This Article Originally Published March 1999
by Donald S. Passman
After a record has had its initial run in current release, it is known as a catalog item, meaning it's listed in the company's catalog of available titles, but isn't being currently promoted. Most record companies' catalog items are now issued at mid-price, meaning a reduced price that's designated to encourage consumers to buy older titles. Today, a typical mid-price for a cassette album originally released at $10.98 would be $7.98, and a CD originally released at $15.98 would be $11.98.
The royalty rate for mid-price is usually 75% of the U.S. basic rate (7.5% if you have a 10% royalty). Note this is a double whammy--not only is the royalty rate lower, but the retail price on which it's based is also lower. The record companies justify this because their wholesale price is lower, and accordingly, so is their profit margin. Their thinking is that the lower price will generate extra sales to more than make up for the lost revenue.
Here's an example of a mid-priced cassette royalty computation:
|Less 20% Packaging||
|Royalty (rounded to penny)||
Compare this to your royalty of 87.9 cents when this same record is sold at full price and pray the companies are right about the extra sales.
As you gain clout, you can negotiate a period of time after initial release before a record can be released at mid-price in the United States (usually 12-18 months), or perhaps even a flat prohibition without your consent. This provision used to be easier to get than it is today, because it's a relatively recent practice to issue catalog items at mid-price.
In some territories of the world, mid-price is customary for the first release, and there is little, if anything, you can do about it. Presumably, your interests and the record company's are the same, since they want to maximize their profits in that territory. Thus, they won't put something out at mid-price unless they feel the reduced price will promote the sale of enough additional copies to justify the lower profit margin.
The next step down from mid-price is Budget, which means a record the company doesn't think it can sell unless it knocks the price way down. These are the ones stuck in bins (with a handwritten sign saying "Big Savings!") selling for $4.98 or less for cassettes, and $9.98 or less for CDs. The contractual definition for budget records is one with a price of less than 65% of the top-line price, but sometimes there is no mid-line defined and the contract says everything under 80% of the top-line is a budget record.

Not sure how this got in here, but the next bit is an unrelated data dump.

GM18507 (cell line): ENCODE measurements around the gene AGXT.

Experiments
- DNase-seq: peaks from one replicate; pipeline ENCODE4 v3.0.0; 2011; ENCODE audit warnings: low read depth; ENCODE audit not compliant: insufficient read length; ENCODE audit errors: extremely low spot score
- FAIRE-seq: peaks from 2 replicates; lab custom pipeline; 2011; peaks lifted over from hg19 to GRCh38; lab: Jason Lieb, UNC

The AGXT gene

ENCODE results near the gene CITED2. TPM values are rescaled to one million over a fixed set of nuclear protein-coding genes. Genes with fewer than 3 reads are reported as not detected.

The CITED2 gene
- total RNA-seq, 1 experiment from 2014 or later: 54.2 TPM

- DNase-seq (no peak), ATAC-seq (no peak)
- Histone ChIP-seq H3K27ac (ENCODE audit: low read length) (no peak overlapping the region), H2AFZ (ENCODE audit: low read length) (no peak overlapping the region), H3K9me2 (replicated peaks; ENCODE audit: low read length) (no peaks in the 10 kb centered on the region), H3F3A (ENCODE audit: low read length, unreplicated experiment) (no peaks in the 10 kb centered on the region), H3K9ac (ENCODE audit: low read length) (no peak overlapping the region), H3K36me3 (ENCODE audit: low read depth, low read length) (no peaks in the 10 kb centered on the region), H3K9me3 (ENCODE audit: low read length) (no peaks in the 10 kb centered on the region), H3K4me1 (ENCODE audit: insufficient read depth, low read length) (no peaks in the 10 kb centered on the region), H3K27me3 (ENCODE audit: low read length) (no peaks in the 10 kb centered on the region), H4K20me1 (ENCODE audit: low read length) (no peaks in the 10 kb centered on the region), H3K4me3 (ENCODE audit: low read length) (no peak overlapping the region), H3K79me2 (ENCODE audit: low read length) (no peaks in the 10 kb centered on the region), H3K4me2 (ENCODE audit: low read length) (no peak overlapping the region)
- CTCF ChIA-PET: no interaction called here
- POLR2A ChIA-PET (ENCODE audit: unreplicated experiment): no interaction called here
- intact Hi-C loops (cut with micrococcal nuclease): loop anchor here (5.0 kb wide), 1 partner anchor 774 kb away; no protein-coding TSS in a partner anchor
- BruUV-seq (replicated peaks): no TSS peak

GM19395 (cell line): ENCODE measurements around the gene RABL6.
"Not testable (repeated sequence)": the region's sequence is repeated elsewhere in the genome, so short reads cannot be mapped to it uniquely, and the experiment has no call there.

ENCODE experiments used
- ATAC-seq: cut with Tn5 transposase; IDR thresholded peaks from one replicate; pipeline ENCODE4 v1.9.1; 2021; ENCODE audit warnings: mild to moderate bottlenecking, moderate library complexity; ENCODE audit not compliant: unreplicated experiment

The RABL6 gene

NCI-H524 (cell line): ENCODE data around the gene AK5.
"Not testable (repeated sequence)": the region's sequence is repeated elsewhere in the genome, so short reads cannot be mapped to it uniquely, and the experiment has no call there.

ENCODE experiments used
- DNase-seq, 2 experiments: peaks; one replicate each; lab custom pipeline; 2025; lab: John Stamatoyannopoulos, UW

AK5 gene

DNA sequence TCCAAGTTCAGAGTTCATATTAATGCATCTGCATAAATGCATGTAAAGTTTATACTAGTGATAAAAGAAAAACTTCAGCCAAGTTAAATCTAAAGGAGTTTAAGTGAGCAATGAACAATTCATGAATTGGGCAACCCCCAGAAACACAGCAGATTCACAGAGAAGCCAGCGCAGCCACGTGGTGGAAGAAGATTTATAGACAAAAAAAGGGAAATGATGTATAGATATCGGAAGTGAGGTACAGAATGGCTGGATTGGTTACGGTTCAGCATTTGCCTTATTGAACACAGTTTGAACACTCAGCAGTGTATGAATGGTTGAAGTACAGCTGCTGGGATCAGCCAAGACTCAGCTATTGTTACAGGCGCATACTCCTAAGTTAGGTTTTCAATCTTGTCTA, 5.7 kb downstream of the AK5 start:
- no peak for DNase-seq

The royalty on budget records is usually 50% of the top-line royalty rate, or 5% in our 10% example. With some clout, you can hold back budget records for a period after initial release. Because being on a budget line is a statement about what the company thinks of your career, you can usually get a longer holdback than you can for mid-price. For example, in the United States, the company might agree to wait 18 months to two years after initial release. Again, foreign markets have their own peculiarities, and there will be little you can do unless you're a major artist in a particular territory. As your muscle increases, you may be able to get a flat prohibition against budget, at least during the term of your agreement. And, if you can't get the right to consent to budgets after the term, a compromise is to say they can't do it as long as your account is recouped. The idea is that, if they've lost money on your project, they can do whatever they want to get even, but otherwise, they must keep you off the budget line.
Record Clubs are mail order clubs which you join by agreeing to buy a certain number of records. Royalties for record clubs sales are usually half of the top-line royalty rate, but not more than 50% of the company's net licensing receipts from the record club (remember that these sales are licensed to record clubs, who manufacture and distribute the records). With a little clout, you can get a straight 50% of the company's net licensing receipts.
Donald Passman is a Los Angeles-based music attorney with the firm of Gang, Tyre, Ramer & Brown. Specializing in music business law for over 20 years, his clients include major publishers, record companies, film companies, managers, producers, songwriters, and artists such as REM, Janet Jackson, Quincy Jones, Tina Turner and Green Day. On a regular basis, we will be excerpting from Mr. Passman's best-selling book, "All You Need To Know About The Music Business."
From "All You Need To Know About The Music Business" by Donald S. Passman. ©1991, 1994, 1997 by Donald S. Passman. Reprinted by permission of Simon & Schuster, Inc.